Coca-Cola Norway recently introduced their new Ramadan Campaign in the form of a new addition to their logo.

The gesture has tugged at many heartstrings and for all the right reasons.

By adding the Islamic crescent moon symbol to their iconic logo, the brand aims to commemorate the holy month of Ramzan for the Norwegian Muslim community.

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Norway consists of a fast-growing Muslim community, which makes up 5.7% of the population now.

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Naturally, they are a minority in Norway, and feel happy to be acknowledged so lovingly by a multinational brand like Coca-Cola.

In the past, too, they have issued specially themed editions of their product for the holiday season.

Their festive Santa themed cans, for example, featuring the iconic image of the Father Christmas designed by Haddon Sundblom enjoying a bottle of Coca-Cola

And the famous CocaCola Christmas ribbon bottles, of course!

However, this time their new holiday approach means to promote inclusivity for Muslims.

When asked the reason behind their new holiday approach by The Norwegian newspaper Dagbladet, CocaCola’s Marketing Manager responded:

In Muslim countries we have a long history of highlighting Ramadan, just as in Norway we have a tradition of Christmas campaigns.

Now for the first time in Norway, we want to celebrate Ramadan together with Norwegian Muslims, says Johanna Kosanovic, marketing manager in Norway.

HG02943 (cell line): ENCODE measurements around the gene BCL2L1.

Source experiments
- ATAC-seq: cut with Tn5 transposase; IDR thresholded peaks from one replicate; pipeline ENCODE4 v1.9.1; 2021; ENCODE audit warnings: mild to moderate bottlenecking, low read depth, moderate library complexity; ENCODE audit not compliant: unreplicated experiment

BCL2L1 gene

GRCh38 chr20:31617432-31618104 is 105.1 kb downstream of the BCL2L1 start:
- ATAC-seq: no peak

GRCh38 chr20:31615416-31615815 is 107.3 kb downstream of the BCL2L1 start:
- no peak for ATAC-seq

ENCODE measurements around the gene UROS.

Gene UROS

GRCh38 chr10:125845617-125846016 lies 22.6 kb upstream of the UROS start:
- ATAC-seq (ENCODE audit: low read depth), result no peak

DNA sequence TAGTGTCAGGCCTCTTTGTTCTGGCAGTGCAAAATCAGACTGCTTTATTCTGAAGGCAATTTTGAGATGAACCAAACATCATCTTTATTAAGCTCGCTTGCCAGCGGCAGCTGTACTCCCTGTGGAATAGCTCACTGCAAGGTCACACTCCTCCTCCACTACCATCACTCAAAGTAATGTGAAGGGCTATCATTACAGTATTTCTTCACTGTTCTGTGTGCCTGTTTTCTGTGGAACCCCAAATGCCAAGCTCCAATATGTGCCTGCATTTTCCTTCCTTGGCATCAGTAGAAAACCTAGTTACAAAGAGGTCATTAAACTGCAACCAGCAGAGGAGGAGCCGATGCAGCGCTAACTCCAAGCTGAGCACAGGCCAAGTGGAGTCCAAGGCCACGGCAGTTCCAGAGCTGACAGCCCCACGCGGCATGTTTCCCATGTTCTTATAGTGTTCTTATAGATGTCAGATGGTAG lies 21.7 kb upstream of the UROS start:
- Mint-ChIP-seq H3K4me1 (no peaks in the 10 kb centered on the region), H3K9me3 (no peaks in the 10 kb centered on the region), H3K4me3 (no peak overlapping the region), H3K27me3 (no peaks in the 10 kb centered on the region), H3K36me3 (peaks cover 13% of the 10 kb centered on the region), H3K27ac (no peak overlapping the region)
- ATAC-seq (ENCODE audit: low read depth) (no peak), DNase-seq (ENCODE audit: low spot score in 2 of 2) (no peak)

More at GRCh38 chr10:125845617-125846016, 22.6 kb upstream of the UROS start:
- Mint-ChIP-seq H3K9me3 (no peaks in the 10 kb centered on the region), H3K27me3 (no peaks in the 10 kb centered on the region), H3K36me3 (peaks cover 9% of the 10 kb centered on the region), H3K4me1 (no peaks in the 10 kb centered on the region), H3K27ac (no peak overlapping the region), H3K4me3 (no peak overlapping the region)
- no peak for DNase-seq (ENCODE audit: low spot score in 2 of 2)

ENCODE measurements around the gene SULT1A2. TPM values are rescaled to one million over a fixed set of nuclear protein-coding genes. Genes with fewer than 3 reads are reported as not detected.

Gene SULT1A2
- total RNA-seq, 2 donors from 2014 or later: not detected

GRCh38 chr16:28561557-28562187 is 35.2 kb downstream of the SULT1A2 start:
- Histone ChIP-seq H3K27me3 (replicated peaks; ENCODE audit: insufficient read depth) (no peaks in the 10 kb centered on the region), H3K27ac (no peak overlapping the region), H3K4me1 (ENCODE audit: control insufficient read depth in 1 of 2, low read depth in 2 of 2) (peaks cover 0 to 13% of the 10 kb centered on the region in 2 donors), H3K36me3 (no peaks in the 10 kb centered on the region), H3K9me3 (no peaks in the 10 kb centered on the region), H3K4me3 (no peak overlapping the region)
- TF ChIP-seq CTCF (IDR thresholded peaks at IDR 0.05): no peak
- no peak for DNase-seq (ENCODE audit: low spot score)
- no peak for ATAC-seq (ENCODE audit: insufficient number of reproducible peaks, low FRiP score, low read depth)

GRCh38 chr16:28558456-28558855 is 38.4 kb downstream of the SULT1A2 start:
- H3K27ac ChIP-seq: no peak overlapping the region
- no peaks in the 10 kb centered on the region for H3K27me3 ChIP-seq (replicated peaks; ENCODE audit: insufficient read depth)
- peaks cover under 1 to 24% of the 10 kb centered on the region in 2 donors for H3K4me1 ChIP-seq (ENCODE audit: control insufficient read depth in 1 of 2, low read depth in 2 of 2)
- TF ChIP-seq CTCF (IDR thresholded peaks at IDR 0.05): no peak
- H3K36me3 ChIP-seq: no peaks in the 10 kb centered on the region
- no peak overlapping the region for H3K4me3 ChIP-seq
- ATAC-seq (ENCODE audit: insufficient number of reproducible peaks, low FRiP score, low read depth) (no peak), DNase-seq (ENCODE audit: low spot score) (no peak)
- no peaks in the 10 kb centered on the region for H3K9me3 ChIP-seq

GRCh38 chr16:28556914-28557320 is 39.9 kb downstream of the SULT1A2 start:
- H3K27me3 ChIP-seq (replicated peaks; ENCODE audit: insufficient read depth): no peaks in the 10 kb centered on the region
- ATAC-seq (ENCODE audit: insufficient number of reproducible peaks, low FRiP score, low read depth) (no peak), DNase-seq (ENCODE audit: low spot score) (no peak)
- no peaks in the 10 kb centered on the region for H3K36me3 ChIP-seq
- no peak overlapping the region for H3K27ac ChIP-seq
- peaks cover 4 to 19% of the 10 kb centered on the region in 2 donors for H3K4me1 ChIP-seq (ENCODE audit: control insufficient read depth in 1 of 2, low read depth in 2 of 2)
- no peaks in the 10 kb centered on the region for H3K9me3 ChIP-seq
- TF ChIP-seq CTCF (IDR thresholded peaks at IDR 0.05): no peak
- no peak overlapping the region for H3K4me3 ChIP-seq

They were also asked, apart from selling more soda, what do you want to accomplish with this campaign?

We want to show our clear stand on diversity and how important it is to society. Diversity and inclusion have always been important to Coca-Cola.

For example, many people do not know that in the 1950s we were actively engaged in the civil rights movement and that Coca-Cola was the first to front women in advertising campaigns.

Muslim Labour Party politician, Fatima Almanea called the campaign “very positive,”.

We can look at it as part of equal treatment. In addition to that, she said “We are already familiar with their big campaigns for Christmas, so it is only natural that they undertake this initiative.

A marketing and branding professor at the Norwegian Business School, Nina Marianne Iversen also praised the campaign.

another motive for Coca-Cola is that they want to show themselves as a responsible social actor by linking the brand to diversity and inclusion.

The brand has been receiving praise from people around the world.

 

 

What do you think about the thoughtful gesture?

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Let us know in the comments!

And stay tuned to Brandsynario for more updates.

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